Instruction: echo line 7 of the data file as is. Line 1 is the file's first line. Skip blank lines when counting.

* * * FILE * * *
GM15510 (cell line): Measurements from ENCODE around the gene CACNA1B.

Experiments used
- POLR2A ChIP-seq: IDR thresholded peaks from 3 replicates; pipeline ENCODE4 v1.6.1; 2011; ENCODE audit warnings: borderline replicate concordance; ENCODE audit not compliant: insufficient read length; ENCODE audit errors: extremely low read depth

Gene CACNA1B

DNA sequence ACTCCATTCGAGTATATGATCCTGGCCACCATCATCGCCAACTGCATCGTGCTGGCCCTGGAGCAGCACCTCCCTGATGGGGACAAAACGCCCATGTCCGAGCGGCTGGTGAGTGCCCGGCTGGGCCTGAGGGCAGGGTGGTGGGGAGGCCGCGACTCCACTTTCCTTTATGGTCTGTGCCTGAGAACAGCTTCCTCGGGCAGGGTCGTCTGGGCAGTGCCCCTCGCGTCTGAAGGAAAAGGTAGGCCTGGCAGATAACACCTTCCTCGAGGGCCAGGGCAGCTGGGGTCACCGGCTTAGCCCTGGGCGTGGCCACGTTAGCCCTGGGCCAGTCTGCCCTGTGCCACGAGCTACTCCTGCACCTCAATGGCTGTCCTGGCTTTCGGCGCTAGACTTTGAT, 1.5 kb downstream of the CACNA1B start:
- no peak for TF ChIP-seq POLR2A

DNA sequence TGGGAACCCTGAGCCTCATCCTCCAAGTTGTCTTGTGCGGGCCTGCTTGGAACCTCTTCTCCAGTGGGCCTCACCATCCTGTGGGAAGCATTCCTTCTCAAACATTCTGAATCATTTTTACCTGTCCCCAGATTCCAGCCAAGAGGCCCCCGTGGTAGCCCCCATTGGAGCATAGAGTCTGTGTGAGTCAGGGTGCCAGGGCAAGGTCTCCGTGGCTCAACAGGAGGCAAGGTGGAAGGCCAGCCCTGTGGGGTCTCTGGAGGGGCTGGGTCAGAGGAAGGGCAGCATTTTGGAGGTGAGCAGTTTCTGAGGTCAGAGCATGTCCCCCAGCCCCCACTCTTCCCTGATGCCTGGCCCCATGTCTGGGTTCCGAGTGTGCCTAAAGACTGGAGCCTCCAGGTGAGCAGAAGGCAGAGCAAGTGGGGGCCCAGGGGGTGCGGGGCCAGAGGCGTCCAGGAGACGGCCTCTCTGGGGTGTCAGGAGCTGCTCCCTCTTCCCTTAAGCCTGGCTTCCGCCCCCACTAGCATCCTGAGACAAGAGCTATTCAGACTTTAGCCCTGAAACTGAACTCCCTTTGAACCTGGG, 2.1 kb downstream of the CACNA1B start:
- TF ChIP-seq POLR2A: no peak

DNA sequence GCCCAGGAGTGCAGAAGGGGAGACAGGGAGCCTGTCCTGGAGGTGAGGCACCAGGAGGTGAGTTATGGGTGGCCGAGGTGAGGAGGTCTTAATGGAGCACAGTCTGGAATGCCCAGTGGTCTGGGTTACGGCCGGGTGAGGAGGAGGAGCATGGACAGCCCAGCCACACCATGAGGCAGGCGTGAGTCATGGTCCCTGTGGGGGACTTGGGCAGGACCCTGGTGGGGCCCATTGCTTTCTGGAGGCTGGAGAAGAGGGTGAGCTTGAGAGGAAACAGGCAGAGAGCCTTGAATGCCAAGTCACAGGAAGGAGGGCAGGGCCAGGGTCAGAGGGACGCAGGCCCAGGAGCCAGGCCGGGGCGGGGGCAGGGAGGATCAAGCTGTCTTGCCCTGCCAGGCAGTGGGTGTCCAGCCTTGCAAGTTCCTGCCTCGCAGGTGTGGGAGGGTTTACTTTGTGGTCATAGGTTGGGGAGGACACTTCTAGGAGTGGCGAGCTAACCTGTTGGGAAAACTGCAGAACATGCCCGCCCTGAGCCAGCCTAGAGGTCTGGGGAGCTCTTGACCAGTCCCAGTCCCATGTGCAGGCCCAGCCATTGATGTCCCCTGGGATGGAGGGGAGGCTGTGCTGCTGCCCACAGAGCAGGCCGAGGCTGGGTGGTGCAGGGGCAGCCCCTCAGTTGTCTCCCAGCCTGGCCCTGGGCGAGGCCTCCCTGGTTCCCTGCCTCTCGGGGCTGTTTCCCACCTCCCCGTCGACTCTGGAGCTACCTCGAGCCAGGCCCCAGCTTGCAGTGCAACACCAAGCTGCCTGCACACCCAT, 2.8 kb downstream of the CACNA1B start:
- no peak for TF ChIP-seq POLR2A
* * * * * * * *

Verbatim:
DNA sequence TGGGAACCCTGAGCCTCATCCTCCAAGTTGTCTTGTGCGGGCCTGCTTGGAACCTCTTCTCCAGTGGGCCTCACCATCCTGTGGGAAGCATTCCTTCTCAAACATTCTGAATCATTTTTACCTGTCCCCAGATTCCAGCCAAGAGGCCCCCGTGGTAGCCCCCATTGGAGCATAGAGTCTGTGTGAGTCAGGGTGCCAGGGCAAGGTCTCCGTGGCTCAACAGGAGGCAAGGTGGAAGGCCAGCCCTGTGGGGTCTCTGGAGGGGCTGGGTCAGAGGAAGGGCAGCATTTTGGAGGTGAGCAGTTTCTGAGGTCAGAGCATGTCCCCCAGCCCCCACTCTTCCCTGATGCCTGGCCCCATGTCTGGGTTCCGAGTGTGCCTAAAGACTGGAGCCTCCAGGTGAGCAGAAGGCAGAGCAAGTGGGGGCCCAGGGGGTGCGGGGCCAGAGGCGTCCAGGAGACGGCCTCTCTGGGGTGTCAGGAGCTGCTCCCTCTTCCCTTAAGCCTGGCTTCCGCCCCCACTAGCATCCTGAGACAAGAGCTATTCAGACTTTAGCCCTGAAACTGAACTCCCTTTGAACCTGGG, 2.1 kb downstream of the CACNA1B start: